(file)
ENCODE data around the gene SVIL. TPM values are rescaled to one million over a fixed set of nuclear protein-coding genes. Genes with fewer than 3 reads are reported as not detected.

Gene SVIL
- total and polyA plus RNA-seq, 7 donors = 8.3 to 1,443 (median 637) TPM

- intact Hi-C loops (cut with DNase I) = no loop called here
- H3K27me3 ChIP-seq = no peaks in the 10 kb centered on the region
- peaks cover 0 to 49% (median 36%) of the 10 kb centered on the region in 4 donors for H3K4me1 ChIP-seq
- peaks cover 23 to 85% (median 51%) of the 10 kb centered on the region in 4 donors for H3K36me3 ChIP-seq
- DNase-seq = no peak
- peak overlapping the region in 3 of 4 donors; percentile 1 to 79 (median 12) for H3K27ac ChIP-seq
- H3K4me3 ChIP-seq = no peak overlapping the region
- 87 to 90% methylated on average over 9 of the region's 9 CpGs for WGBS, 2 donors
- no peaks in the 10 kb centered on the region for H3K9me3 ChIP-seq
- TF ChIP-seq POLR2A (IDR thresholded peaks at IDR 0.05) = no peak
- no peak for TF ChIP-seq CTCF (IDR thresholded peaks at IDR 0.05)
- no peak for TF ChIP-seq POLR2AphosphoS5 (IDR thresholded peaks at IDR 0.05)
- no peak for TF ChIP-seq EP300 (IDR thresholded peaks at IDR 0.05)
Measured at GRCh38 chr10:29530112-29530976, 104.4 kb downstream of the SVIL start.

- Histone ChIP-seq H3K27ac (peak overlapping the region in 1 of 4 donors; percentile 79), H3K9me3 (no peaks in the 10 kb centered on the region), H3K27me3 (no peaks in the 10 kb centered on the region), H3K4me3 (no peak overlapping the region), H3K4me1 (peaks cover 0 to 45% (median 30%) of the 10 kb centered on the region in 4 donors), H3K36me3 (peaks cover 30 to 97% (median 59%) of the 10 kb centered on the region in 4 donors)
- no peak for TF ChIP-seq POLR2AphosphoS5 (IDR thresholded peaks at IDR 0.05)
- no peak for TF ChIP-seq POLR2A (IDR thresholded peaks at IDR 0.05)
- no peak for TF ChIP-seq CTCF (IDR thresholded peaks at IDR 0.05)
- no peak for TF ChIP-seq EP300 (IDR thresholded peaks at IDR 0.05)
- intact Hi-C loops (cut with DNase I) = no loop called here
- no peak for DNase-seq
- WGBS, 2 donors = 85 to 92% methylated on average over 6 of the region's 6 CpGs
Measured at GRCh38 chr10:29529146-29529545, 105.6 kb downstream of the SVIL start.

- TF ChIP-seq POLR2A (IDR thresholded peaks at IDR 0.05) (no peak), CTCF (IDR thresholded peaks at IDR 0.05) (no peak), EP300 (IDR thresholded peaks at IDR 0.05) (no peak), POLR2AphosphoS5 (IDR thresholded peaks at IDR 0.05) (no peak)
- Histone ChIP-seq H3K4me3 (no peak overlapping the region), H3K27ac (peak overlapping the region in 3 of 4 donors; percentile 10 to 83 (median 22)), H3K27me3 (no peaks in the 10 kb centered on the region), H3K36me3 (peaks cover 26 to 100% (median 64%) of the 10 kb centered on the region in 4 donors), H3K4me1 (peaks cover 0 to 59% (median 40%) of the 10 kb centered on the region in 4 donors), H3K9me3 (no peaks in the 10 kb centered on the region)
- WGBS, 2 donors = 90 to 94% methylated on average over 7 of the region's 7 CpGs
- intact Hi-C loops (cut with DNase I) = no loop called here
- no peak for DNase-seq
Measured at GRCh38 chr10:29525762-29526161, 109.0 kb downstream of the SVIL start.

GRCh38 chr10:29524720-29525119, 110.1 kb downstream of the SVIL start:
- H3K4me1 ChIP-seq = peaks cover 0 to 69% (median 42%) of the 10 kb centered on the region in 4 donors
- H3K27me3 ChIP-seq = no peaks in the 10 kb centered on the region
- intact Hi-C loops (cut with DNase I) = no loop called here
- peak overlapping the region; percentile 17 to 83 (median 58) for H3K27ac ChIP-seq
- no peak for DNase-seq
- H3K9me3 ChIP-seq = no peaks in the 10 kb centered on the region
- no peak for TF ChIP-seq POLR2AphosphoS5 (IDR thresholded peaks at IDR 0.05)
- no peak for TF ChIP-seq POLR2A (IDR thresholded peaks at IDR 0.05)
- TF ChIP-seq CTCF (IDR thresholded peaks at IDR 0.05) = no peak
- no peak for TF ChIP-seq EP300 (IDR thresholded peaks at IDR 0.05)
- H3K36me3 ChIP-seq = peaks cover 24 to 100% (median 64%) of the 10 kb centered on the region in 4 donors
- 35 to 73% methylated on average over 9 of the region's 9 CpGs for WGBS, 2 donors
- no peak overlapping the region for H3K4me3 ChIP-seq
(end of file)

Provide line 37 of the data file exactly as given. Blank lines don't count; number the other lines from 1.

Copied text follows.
- peak overlapping the region; percentile 17 to 83 (median 58) for H3K27ac ChIP-seq